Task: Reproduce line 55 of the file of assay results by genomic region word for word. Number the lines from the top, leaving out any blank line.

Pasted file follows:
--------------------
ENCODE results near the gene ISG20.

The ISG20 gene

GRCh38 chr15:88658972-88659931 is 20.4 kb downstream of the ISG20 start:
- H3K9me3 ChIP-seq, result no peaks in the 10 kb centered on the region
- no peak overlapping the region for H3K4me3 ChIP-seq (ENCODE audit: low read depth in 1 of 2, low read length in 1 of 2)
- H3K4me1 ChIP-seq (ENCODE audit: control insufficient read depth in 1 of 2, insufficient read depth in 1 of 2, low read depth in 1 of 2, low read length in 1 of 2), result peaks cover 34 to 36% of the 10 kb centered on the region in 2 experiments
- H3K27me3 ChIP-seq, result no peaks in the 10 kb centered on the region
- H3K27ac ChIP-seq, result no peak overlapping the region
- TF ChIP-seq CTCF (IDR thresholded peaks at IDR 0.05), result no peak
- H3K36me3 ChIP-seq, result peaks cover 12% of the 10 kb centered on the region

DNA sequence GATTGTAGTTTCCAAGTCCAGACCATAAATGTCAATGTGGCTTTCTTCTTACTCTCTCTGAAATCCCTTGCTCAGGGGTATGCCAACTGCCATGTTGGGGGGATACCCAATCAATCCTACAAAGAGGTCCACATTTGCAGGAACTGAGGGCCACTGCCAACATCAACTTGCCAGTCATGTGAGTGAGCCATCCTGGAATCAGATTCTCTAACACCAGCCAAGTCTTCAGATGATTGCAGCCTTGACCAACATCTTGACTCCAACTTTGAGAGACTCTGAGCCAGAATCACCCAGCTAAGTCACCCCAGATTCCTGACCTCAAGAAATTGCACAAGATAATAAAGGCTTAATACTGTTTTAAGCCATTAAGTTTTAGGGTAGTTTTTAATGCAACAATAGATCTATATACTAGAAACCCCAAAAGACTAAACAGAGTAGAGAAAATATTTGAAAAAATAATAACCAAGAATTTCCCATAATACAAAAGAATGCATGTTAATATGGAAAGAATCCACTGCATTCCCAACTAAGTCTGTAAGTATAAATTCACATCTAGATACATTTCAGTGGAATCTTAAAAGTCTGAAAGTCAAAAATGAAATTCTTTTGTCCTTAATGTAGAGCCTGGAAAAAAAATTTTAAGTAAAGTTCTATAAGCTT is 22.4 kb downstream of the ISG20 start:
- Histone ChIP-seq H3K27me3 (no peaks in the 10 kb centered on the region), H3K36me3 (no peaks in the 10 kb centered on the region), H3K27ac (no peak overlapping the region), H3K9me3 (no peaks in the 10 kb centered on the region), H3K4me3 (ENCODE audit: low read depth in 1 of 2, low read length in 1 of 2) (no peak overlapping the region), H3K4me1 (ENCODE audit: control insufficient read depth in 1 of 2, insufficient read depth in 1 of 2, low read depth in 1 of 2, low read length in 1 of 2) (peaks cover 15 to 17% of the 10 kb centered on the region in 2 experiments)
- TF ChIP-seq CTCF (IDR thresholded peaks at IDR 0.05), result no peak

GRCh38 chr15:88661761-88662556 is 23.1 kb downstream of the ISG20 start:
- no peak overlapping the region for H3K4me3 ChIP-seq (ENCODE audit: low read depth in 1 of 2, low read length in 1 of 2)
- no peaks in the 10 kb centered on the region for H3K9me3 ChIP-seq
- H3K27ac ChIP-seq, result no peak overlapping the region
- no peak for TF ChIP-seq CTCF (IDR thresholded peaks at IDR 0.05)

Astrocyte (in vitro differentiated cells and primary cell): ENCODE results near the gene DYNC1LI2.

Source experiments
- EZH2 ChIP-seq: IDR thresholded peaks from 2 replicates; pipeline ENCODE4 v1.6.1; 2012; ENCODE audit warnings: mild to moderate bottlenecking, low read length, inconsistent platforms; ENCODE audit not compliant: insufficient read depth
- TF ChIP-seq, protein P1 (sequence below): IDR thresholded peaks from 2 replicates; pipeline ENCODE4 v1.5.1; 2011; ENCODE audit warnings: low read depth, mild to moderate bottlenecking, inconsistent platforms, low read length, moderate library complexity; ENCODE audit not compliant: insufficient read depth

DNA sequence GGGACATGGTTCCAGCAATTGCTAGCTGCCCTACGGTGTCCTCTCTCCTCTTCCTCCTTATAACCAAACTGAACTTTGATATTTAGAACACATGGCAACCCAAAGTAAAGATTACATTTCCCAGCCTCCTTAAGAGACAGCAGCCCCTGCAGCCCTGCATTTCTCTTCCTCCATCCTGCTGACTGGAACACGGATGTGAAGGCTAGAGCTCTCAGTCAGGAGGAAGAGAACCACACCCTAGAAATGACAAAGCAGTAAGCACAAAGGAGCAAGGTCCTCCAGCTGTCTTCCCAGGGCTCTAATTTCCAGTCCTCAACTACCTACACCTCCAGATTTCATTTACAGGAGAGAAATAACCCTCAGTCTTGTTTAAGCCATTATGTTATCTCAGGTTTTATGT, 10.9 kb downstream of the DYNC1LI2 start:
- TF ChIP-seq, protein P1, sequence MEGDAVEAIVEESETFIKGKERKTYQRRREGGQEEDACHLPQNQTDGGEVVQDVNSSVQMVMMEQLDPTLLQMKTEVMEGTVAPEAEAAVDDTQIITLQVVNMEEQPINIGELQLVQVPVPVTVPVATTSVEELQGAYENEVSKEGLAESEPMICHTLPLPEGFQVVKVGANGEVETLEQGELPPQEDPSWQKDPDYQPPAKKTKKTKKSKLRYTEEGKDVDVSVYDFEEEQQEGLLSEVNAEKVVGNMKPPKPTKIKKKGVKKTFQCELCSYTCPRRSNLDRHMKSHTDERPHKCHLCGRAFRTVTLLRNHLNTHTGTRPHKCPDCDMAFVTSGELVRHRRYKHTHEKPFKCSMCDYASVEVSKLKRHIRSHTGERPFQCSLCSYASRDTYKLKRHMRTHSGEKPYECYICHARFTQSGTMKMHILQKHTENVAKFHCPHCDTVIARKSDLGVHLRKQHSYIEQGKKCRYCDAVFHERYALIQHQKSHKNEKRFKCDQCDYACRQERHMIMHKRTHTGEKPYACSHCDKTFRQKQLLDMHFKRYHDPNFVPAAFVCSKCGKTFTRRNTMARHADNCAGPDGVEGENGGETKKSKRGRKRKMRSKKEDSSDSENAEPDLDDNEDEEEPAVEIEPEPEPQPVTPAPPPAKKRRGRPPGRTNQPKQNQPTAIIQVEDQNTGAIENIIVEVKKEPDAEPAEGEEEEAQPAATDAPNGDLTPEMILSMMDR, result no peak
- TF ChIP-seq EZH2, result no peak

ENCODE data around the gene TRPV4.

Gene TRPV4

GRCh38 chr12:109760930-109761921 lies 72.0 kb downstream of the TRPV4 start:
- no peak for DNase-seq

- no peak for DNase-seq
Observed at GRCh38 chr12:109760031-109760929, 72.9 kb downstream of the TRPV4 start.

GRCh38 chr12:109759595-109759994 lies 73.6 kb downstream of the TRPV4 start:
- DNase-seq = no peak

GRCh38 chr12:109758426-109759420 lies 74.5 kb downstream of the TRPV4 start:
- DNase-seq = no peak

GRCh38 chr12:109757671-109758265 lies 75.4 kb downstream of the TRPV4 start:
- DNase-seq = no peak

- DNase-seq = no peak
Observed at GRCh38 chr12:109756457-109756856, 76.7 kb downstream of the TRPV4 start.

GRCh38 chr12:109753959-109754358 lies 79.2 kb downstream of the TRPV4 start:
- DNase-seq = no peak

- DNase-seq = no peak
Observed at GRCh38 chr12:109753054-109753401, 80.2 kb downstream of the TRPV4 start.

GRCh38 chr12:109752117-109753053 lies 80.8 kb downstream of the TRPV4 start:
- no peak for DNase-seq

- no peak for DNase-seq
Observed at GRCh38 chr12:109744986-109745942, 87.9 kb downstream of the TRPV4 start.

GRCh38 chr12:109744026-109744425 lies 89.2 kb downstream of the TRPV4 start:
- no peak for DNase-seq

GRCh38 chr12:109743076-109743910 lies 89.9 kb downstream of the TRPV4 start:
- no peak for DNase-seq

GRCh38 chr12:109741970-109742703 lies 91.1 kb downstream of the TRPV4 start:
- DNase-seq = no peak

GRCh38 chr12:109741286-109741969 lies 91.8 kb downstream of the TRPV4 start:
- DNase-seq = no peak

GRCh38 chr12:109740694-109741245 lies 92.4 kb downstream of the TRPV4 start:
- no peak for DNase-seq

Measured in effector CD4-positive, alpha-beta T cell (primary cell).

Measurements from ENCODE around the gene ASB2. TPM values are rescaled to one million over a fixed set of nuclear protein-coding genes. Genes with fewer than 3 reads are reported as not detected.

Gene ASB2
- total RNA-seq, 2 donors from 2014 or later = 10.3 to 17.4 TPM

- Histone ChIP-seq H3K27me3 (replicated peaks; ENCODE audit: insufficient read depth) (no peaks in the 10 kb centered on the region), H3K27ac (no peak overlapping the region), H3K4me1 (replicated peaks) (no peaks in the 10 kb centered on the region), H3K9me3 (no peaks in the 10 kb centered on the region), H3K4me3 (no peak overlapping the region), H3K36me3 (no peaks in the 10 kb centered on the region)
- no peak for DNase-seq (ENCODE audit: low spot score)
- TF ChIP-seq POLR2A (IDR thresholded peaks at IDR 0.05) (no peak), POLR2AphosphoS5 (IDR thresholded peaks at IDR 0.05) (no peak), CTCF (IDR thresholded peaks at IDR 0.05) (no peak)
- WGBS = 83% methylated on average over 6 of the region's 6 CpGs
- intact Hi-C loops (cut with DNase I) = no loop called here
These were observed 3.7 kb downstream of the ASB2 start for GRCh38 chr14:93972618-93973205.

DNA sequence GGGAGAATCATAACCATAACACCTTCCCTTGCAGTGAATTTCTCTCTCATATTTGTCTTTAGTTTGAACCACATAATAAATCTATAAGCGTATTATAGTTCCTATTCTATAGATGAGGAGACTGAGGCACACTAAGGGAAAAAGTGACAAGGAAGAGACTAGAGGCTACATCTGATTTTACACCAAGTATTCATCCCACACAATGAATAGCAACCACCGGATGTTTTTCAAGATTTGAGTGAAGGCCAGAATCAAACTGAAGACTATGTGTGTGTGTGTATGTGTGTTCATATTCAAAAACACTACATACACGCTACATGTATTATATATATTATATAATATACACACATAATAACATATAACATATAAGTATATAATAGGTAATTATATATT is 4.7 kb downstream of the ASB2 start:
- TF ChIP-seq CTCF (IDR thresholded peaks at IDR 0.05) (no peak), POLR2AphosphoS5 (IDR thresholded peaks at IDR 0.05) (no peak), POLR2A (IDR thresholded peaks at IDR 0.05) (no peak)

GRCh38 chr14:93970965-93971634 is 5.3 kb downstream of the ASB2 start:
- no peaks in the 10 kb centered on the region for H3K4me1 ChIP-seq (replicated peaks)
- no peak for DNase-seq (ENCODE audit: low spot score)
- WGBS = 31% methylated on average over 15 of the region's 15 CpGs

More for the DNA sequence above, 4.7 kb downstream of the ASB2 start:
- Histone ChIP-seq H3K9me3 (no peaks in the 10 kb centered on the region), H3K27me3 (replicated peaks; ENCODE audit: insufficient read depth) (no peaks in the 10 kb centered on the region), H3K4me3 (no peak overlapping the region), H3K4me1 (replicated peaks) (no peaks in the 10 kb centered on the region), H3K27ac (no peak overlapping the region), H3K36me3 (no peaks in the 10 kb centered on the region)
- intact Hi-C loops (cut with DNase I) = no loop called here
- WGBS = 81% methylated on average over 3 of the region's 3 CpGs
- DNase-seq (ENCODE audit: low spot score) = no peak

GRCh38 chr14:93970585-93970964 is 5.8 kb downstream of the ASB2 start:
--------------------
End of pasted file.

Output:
- DNase-seq = no peak